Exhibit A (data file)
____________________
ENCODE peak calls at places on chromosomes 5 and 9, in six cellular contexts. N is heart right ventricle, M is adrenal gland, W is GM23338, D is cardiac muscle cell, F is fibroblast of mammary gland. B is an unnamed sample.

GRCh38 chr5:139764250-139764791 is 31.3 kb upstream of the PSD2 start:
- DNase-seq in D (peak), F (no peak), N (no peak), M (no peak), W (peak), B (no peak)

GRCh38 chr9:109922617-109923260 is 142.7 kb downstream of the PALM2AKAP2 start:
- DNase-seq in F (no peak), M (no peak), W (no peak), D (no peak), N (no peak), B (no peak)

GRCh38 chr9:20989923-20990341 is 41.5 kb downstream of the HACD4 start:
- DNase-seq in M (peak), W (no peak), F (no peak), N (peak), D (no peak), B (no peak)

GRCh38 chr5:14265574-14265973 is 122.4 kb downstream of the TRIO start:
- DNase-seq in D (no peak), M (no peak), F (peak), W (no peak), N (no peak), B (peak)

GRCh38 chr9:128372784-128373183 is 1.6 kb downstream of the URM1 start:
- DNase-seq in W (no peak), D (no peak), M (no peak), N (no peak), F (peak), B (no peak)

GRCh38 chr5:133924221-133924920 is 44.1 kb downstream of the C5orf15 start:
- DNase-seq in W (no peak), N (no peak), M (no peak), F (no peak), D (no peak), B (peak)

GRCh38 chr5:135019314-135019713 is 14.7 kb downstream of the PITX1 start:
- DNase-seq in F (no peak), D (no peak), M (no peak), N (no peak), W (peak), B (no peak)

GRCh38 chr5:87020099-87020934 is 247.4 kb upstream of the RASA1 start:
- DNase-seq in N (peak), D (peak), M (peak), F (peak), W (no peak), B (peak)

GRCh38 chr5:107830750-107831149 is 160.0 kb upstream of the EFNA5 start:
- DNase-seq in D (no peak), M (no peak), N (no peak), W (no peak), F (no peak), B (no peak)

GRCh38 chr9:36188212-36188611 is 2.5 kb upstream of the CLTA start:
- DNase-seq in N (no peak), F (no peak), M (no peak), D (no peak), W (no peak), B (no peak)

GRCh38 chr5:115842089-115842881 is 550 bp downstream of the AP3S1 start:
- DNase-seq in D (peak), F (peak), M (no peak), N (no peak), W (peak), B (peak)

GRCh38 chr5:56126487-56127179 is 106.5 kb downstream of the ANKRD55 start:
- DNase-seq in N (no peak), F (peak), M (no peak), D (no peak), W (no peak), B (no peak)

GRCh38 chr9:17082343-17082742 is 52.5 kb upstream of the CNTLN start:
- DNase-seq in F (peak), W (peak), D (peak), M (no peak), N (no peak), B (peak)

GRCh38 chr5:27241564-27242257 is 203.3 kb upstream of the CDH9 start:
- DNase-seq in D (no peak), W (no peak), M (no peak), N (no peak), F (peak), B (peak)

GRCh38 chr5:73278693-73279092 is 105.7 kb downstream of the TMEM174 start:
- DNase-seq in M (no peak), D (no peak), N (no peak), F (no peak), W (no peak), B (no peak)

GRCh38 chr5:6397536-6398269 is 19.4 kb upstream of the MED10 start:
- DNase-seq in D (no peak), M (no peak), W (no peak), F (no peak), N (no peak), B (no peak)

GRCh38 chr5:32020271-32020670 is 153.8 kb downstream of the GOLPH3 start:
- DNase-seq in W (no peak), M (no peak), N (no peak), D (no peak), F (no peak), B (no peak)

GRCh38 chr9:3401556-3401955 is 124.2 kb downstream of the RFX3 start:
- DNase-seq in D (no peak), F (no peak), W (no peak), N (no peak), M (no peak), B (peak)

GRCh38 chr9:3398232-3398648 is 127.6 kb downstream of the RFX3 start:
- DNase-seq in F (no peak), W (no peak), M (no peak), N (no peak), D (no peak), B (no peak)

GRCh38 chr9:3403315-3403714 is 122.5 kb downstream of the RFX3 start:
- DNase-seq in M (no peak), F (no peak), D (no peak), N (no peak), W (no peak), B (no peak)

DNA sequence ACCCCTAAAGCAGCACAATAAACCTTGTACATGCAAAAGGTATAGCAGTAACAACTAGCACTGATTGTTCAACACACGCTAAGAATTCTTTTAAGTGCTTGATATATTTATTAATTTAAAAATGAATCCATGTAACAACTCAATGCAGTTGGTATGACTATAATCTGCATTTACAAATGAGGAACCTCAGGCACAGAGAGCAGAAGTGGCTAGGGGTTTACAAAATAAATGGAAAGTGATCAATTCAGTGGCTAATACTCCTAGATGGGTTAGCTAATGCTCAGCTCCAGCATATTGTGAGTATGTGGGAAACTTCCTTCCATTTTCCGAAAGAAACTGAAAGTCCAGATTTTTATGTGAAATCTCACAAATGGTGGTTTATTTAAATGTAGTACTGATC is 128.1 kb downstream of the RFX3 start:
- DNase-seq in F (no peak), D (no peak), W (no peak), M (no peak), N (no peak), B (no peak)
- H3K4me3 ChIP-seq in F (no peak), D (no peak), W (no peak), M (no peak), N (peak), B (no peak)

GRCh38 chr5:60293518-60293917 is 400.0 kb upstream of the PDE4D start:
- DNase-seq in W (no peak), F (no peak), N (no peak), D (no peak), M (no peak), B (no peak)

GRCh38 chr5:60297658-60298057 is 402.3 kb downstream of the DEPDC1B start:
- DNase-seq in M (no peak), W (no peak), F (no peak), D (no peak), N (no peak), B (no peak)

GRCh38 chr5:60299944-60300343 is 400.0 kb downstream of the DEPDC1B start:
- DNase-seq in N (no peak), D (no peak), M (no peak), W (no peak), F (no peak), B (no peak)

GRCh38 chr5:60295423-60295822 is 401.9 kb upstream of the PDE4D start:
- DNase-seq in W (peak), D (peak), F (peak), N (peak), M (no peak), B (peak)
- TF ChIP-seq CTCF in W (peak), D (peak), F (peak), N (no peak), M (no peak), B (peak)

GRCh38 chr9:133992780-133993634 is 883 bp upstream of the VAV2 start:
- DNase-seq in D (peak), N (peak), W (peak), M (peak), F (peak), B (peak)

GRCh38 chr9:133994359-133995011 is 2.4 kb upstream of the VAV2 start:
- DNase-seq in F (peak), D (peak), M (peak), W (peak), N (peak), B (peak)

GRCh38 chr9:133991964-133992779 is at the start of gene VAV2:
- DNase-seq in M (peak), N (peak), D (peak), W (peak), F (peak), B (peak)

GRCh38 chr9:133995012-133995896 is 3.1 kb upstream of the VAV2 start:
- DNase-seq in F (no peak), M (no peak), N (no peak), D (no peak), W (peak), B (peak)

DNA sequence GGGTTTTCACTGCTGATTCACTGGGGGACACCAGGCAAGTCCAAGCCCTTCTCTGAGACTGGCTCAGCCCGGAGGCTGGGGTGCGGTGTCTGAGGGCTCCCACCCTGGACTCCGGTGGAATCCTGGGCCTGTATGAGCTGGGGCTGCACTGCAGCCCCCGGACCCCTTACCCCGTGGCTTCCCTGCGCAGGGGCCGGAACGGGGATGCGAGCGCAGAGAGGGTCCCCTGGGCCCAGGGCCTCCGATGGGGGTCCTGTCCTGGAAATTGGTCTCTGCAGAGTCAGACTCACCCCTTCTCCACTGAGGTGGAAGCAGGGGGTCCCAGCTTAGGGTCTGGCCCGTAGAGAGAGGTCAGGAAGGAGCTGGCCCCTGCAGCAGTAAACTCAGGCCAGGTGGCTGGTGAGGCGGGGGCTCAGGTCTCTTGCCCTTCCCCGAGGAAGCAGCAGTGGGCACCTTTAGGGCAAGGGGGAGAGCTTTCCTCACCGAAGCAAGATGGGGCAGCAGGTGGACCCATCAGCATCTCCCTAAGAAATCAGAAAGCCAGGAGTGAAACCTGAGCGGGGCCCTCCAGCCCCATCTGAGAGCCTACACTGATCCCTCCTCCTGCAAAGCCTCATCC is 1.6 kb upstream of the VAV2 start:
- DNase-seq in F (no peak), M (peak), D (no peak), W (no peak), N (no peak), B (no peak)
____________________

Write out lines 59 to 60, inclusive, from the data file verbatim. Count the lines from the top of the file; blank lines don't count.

- DNase-seq in M (peak), N (peak), D (peak), W (peak), F (peak), B (peak)

GRCh38 chr9:133995012-133995896 is 3.1 kb upstream of the VAV2 start: